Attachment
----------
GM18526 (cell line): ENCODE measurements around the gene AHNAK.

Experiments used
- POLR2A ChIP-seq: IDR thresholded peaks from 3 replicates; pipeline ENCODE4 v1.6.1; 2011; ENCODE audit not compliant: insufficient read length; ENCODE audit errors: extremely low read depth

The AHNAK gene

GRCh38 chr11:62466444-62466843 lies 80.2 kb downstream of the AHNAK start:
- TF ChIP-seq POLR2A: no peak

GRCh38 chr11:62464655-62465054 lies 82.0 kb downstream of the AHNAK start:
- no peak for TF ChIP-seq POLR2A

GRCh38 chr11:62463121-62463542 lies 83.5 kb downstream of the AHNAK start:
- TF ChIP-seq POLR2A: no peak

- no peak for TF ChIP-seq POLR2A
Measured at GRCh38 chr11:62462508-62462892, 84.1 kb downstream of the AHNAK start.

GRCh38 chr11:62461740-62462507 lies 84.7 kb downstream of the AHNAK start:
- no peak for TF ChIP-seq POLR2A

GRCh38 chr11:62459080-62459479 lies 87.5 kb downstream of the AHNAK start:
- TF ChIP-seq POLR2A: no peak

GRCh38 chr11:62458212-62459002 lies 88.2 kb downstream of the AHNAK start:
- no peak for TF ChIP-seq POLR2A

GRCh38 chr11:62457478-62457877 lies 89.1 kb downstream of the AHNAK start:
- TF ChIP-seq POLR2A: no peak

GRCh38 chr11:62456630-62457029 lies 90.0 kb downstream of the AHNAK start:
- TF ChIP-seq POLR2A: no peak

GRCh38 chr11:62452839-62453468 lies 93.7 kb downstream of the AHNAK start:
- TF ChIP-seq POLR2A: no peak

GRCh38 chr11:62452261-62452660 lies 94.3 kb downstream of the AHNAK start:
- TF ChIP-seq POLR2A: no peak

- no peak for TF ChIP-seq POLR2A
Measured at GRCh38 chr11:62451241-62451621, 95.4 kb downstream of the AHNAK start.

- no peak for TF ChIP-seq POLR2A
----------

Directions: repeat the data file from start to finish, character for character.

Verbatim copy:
GM18526 (cell line): ENCODE measurements around the gene AHNAK.

Experiments used
- POLR2A ChIP-seq: IDR thresholded peaks from 3 replicates; pipeline ENCODE4 v1.6.1; 2011; ENCODE audit not compliant: insufficient read length; ENCODE audit errors: extremely low read depth

The AHNAK gene

GRCh38 chr11:62466444-62466843 lies 80.2 kb downstream of the AHNAK start:
- TF ChIP-seq POLR2A: no peak

GRCh38 chr11:62464655-62465054 lies 82.0 kb downstream of the AHNAK start:
- no peak for TF ChIP-seq POLR2A

GRCh38 chr11:62463121-62463542 lies 83.5 kb downstream of the AHNAK start:
- TF ChIP-seq POLR2A: no peak

- no peak for TF ChIP-seq POLR2A
Measured at GRCh38 chr11:62462508-62462892, 84.1 kb downstream of the AHNAK start.

GRCh38 chr11:62461740-62462507 lies 84.7 kb downstream of the AHNAK start:
- no peak for TF ChIP-seq POLR2A

GRCh38 chr11:62459080-62459479 lies 87.5 kb downstream of the AHNAK start:
- TF ChIP-seq POLR2A: no peak

GRCh38 chr11:62458212-62459002 lies 88.2 kb downstream of the AHNAK start:
- no peak for TF ChIP-seq POLR2A

GRCh38 chr11:62457478-62457877 lies 89.1 kb downstream of the AHNAK start:
- TF ChIP-seq POLR2A: no peak

GRCh38 chr11:62456630-62457029 lies 90.0 kb downstream of the AHNAK start:
- TF ChIP-seq POLR2A: no peak

GRCh38 chr11:62452839-62453468 lies 93.7 kb downstream of the AHNAK start:
- TF ChIP-seq POLR2A: no peak

GRCh38 chr11:62452261-62452660 lies 94.3 kb downstream of the AHNAK start:
- TF ChIP-seq POLR2A: no peak

- no peak for TF ChIP-seq POLR2A
Measured at GRCh38 chr11:62451241-62451621, 95.4 kb downstream of the AHNAK start.

- no peak for TF ChIP-seq POLR2A